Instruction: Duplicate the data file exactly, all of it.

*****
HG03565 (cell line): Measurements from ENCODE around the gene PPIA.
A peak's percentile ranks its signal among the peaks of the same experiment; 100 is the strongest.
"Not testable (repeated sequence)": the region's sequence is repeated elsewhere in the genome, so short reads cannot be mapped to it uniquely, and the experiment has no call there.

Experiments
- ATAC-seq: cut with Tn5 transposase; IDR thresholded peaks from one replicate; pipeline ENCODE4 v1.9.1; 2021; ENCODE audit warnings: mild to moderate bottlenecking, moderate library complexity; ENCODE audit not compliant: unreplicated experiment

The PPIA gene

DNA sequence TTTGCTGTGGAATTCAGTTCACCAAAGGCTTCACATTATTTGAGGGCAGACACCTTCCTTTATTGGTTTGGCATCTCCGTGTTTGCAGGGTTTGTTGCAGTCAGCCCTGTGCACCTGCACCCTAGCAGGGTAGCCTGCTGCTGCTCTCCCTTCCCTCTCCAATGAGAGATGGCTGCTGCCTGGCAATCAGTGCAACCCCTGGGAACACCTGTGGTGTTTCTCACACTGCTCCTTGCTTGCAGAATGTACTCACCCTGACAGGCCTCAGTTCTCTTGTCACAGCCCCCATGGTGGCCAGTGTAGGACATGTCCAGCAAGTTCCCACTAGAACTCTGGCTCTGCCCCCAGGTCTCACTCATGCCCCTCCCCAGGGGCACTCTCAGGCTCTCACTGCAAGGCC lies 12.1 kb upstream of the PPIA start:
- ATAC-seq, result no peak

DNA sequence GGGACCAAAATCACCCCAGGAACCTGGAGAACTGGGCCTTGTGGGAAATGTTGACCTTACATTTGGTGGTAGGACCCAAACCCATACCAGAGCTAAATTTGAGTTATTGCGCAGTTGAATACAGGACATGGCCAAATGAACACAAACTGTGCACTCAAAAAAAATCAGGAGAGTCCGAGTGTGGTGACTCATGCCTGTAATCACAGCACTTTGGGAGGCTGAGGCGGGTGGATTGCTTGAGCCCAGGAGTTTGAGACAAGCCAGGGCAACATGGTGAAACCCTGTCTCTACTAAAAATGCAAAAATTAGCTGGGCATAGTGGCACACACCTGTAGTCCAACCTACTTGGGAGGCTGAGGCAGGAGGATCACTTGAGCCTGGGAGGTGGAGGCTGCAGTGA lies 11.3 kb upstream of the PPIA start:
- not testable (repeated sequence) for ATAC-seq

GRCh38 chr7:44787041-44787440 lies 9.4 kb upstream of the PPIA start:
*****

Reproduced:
HG03565 (cell line): Measurements from ENCODE around the gene PPIA.
A peak's percentile ranks its signal among the peaks of the same experiment; 100 is the strongest.
"Not testable (repeated sequence)": the region's sequence is repeated elsewhere in the genome, so short reads cannot be mapped to it uniquely, and the experiment has no call there.

Experiments
- ATAC-seq: cut with Tn5 transposase; IDR thresholded peaks from one replicate; pipeline ENCODE4 v1.9.1; 2021; ENCODE audit warnings: mild to moderate bottlenecking, moderate library complexity; ENCODE audit not compliant: unreplicated experiment

The PPIA gene

DNA sequence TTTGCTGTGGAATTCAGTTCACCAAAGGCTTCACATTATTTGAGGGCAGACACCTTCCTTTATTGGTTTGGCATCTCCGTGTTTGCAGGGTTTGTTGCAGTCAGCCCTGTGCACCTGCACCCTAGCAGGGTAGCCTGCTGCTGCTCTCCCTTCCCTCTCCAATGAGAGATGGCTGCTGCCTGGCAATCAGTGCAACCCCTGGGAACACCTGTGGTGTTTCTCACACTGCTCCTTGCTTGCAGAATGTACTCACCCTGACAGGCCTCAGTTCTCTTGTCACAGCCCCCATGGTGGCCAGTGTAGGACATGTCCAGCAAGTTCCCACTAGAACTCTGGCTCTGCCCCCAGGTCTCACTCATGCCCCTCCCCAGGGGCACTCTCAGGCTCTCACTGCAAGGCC lies 12.1 kb upstream of the PPIA start:
- ATAC-seq, result no peak

DNA sequence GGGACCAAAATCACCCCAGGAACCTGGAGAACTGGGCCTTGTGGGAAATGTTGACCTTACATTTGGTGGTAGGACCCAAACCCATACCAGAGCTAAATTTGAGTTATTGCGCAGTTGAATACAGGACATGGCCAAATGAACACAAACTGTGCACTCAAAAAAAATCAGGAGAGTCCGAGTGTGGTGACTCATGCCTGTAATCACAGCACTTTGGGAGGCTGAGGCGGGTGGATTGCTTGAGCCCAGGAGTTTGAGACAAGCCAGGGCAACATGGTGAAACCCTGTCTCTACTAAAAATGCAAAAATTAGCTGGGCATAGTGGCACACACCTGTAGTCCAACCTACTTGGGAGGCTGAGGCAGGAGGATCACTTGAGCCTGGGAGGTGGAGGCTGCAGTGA lies 11.3 kb upstream of the PPIA start:
- not testable (repeated sequence) for ATAC-seq

GRCh38 chr7:44787041-44787440 lies 9.4 kb upstream of the PPIA start: